Granted, mobile penetration in HK is far beyond anything in the US or Europe. Wifi pretty much everywhere, and 3G truly blazing fast. You could swing a cat and hit an iPad or iPhone every time.
     
  20. Ping Guo, Feb 28, 2011
    Last edited: Feb 28, 2011

    Ping Guo macrumors 6502

    Ping Guo

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    #21
    Prices may be slightly cheaper in HK, but in the mainland they're far more expensive than in the states. It has nothing to do with shipping or wages, everything to do with high import duties. Foreign-branded goods manufactured in China must be cleared through a customs clearing zone, usually a port where all the container ships are loaded, then re-imported back into China for sale in the domestic market. All "foreign" goods are subject to roughly 30% duties here, so clothes, food, electronics, cosmetics, luxury goods, etc, are all far higher than in the US and Hong Kong. I've had my friends visit here and when they want to go shopping I advise them to head straight on to HK, or just go shopping back in the states. Unless they're looking for cheap knockoffs, of course. Then they've come to the right place.:D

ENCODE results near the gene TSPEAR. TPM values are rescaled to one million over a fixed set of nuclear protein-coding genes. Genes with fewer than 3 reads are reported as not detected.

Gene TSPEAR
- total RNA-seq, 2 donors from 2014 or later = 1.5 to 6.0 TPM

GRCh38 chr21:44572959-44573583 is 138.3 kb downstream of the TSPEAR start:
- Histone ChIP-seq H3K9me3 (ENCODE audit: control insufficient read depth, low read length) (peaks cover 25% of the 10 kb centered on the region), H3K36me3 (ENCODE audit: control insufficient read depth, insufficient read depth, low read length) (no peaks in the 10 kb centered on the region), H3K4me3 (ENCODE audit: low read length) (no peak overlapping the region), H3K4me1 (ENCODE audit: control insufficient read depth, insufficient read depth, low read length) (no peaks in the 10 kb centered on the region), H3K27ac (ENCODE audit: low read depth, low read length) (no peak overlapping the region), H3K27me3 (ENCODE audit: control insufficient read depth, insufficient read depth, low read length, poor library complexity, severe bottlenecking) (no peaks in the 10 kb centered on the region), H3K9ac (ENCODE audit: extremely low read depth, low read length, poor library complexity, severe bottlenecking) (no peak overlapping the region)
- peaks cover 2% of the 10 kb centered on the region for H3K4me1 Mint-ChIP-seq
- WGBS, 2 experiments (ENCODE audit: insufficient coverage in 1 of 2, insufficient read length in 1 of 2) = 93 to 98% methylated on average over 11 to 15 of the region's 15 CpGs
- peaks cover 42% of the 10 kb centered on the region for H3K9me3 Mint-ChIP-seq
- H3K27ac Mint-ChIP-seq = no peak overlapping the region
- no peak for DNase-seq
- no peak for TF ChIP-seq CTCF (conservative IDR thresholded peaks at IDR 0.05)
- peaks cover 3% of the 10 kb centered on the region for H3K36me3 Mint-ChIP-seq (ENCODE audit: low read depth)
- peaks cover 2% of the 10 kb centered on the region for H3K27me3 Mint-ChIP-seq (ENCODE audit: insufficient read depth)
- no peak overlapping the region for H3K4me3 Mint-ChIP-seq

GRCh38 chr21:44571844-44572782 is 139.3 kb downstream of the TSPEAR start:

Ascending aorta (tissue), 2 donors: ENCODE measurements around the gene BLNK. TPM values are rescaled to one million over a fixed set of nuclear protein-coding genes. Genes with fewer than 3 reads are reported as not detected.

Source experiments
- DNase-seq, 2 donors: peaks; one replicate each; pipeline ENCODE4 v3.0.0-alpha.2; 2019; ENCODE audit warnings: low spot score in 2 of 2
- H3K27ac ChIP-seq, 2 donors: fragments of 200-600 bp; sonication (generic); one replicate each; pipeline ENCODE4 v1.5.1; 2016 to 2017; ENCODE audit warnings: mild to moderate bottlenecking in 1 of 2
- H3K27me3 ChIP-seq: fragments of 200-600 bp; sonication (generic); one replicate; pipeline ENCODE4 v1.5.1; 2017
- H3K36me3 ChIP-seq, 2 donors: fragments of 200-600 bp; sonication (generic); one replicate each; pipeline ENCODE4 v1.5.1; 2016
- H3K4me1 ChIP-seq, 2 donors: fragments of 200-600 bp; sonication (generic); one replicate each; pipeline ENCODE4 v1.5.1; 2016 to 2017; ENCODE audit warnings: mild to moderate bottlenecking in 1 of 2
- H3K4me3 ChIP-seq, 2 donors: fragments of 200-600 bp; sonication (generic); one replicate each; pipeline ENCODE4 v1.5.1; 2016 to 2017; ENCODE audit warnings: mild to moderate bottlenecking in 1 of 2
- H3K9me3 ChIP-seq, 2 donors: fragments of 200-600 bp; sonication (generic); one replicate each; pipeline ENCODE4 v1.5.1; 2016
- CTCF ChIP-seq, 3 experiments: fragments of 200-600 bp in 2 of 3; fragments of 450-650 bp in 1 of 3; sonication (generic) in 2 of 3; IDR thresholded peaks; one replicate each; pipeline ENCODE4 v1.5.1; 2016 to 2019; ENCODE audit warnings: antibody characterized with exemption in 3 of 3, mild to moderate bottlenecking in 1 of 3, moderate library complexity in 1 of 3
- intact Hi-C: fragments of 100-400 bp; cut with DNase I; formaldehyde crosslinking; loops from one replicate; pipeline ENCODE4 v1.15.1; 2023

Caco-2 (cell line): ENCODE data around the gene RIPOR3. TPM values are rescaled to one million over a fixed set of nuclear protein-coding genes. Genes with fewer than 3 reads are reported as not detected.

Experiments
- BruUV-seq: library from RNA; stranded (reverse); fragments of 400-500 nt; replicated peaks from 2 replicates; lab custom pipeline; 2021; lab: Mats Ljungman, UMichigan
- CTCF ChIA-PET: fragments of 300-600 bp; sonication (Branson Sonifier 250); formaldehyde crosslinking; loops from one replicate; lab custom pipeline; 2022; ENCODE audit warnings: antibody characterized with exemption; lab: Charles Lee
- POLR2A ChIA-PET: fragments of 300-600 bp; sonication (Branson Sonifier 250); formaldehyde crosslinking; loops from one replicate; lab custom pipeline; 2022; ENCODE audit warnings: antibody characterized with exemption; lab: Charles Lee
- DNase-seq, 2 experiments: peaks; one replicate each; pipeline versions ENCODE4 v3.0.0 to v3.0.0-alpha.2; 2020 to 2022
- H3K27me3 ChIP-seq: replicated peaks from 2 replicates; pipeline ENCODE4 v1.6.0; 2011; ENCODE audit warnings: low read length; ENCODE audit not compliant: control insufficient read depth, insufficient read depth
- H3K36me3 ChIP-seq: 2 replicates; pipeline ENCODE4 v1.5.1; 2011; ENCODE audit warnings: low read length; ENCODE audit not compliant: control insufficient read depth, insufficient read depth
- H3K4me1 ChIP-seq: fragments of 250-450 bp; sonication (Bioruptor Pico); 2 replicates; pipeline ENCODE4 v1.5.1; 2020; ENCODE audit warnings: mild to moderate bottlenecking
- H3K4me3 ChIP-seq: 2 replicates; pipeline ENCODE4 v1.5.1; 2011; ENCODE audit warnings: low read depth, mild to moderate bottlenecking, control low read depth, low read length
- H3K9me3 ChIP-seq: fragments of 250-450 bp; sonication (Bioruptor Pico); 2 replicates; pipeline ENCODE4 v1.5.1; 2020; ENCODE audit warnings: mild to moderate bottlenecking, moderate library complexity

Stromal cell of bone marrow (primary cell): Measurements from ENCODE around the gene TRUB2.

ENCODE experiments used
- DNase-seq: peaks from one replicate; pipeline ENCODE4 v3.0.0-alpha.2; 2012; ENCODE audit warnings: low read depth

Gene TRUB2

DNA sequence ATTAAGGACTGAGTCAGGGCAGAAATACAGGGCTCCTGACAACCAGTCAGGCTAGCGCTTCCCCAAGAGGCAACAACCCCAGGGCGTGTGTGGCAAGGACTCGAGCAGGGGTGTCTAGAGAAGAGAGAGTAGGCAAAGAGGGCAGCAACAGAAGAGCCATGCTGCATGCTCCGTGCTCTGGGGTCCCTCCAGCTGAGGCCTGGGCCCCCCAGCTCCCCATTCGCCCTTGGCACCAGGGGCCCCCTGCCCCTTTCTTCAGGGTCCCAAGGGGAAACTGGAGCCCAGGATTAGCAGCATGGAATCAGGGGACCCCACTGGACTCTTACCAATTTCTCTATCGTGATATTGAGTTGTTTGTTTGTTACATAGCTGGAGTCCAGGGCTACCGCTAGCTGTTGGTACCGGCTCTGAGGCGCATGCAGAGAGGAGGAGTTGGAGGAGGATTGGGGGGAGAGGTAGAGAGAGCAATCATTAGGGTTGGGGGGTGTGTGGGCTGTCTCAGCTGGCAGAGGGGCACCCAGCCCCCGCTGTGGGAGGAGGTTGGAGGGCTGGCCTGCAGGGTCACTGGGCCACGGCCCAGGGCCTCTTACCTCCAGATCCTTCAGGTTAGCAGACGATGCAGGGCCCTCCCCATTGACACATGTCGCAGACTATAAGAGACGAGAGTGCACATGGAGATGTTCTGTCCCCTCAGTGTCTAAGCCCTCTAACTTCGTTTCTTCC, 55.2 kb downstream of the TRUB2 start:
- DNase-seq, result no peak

Apple is correct in being slow in its assessment of the Chinese market. The only way to survive is to position yourself as an unassailable luxury marque. Retail electronics business is BRUTAL in China. Foreign competitors have little chance. Best Buy just announced they're closing all of their China stores:

    http://www.businessinsider.com/best-buy-china-2011-2
     
  21. octarine macrumors newbie

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    #22
    I guess you're not using '3' then ;) Their 3G speeds are woeful :(

    As for PCCW Wifi, it's ubiquitous but the bane of every iPhone/Pad/Touch user with Wifi Enabled.
     
  22. Ping Guo macrumors 6502

    Ping Guo